Saturday, 29 July 2017
Nicholas Lezard, October 4004 BC – July 2017
Bishop Ussher calculated that the world began on 23 October 4004 BC. Somewhere between 5 billion years ago and then, anyway.
As I understand it, Nicholas Lezard is out of contract with the Guardian from the end of this month. Lezard has written a ‘paperback of the week’ column in the Guardian Review for the past, what? – 20? – 25 years? Neither his Guardian profile (‘Nicholas Lezard is a literary critic for the Guardian’) nor his (perfunctory) Wiki entry mentions the start date and this feels right, because for those of us who have been reading regularly, or just dipping in and out, it has just been there, a part of the world as we know it.
It’s very simple: allow an intelligent, widely-read, cricket-loving person to choose from among the books that thud through their door and enthuse about their choices regularly, weekly. (I do mean enthuse: Lezard doesn’t do hatchet-jobs, though god knows he must have been tempted.) No meetings, no marketing, no form-filling for grants. No faff about whether a book comes from Big People publishing or small presses, no faff at all. I have no idea why other journals haven’t copied. Except for the brain you need to start with, it’s a no-brainer: the newspaper has benefited (from a steadily increasing number of readers attracted to this column because they have learned to trust it); the sales of good writing have benefited; a good man has had enough cash in his pocket to buy his round.
And it has worked. Lezard’s last paperback-of-the-week column (here) has 70+ comments (it is now 'closed for comments'), many of those with multiple recommendations. There’s been something Reithian about the whole enterprise: people should be informed as well as entertained. I don’t think it’s hyperbole to suggest that this column has changed lives.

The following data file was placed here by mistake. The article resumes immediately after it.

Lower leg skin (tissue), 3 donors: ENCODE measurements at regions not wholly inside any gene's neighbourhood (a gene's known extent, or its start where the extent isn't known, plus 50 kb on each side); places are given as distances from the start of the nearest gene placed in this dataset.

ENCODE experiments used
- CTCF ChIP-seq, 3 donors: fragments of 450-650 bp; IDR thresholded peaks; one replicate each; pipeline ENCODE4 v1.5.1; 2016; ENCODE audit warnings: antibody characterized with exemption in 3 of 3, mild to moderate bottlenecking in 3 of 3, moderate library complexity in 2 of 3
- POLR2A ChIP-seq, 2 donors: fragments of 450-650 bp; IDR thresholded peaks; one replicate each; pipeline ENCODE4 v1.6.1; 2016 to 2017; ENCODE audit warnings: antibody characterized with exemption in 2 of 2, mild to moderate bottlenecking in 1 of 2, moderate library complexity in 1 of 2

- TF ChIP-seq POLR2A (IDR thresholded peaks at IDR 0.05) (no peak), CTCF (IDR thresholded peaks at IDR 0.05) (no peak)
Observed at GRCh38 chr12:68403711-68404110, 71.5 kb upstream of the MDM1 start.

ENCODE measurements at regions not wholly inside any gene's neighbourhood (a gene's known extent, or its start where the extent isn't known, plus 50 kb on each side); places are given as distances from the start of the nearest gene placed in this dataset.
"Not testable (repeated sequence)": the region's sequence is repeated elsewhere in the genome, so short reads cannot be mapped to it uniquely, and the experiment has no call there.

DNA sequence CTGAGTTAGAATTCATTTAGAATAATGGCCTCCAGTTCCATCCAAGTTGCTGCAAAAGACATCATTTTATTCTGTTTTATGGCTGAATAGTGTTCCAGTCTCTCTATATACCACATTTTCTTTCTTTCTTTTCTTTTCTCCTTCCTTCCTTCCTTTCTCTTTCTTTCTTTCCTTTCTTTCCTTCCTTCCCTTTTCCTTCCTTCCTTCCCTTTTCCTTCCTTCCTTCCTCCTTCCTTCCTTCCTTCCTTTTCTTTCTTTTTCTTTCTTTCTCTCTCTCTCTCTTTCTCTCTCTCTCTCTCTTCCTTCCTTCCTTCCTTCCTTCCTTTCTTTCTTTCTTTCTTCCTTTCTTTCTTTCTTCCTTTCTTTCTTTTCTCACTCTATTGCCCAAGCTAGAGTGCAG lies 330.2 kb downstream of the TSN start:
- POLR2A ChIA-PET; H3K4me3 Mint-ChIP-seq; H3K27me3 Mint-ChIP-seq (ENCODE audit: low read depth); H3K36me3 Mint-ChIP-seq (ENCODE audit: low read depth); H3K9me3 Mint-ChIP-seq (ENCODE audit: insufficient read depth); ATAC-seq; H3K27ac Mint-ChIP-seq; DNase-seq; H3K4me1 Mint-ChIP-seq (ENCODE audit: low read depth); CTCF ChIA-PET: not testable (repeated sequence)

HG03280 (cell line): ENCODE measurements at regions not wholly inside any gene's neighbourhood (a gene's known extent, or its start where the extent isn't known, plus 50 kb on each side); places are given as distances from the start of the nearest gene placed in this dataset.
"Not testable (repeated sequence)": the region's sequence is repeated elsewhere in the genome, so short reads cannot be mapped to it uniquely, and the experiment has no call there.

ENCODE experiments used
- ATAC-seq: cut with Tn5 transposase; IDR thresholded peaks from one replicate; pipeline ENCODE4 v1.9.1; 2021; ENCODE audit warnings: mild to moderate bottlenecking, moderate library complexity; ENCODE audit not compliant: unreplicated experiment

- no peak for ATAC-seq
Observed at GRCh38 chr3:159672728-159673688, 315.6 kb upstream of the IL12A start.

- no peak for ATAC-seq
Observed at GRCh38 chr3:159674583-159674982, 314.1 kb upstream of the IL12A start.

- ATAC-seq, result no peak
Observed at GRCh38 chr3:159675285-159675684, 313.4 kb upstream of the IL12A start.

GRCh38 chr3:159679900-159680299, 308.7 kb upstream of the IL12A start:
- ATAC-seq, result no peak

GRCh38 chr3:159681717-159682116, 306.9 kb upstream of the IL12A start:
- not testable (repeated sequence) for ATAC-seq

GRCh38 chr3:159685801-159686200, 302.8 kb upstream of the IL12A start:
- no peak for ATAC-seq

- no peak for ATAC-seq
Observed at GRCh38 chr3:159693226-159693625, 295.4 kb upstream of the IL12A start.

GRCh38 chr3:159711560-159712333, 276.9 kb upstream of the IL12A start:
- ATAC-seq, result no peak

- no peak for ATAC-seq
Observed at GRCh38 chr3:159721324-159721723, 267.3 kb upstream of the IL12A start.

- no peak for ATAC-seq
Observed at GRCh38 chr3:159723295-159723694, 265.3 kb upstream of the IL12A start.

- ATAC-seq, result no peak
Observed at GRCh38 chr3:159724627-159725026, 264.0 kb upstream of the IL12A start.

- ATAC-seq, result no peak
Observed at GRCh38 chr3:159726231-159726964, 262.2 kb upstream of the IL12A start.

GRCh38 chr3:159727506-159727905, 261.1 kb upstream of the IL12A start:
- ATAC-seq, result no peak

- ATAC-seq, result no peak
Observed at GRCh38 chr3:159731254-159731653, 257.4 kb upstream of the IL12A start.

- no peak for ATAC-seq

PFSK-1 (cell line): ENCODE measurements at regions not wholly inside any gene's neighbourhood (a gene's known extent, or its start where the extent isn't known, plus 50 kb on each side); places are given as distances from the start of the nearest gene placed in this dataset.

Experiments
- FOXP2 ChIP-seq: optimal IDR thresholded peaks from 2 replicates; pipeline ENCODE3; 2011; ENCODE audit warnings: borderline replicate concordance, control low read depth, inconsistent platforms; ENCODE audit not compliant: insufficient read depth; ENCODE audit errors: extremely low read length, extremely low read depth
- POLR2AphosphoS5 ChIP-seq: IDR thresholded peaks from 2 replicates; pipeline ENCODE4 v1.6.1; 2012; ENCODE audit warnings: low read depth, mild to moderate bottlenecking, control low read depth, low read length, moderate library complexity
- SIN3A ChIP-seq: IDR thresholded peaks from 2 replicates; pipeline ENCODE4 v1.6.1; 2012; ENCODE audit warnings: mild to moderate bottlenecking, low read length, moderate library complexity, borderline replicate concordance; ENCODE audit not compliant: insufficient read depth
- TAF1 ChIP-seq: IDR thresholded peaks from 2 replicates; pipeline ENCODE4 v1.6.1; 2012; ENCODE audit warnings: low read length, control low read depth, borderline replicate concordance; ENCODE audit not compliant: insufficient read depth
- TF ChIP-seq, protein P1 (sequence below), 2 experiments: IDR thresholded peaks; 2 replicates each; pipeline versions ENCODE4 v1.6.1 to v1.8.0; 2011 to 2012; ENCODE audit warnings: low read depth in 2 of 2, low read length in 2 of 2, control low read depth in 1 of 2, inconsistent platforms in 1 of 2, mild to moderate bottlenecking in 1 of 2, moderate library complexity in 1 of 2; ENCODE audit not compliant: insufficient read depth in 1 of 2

(A woman I knew who died last year aged 101, mother ‘in service’, father illiterate, could recite whole poems. I’m fairly convinced that the most influential, life-enhancing book in the last century in the UK was Palgrave’s Golden Treasury – first published 1861 and then on and on, into the lives of people who might never otherwise have encountered the writing it celebrated. Week by week, without any pretension, without any dire ‘literature is good for you’ agenda, Lezard’s column has been performing a similar job.)
Disclosure of interest: Lezard has written about and recommended at least seven of the roughly 50 books I’ve published during the last decade. In 2011 I made a little shrine (above) to the patron saint of small presses in the street where he once lived. He has been the only broadsheet reviewer whose say-so has made any difference to sales. Without Lezard, I wouldn’t have continued to publish. I guess now that I’ll have to add an R.I.P. plaque.
Last week, the BBC reversed its decision to axe the Radio 4 Saturday Review programme (without which I would not be publishing J. O. Morgan). Can the Guardian do likewise for the Lezard column? If not, more fule they.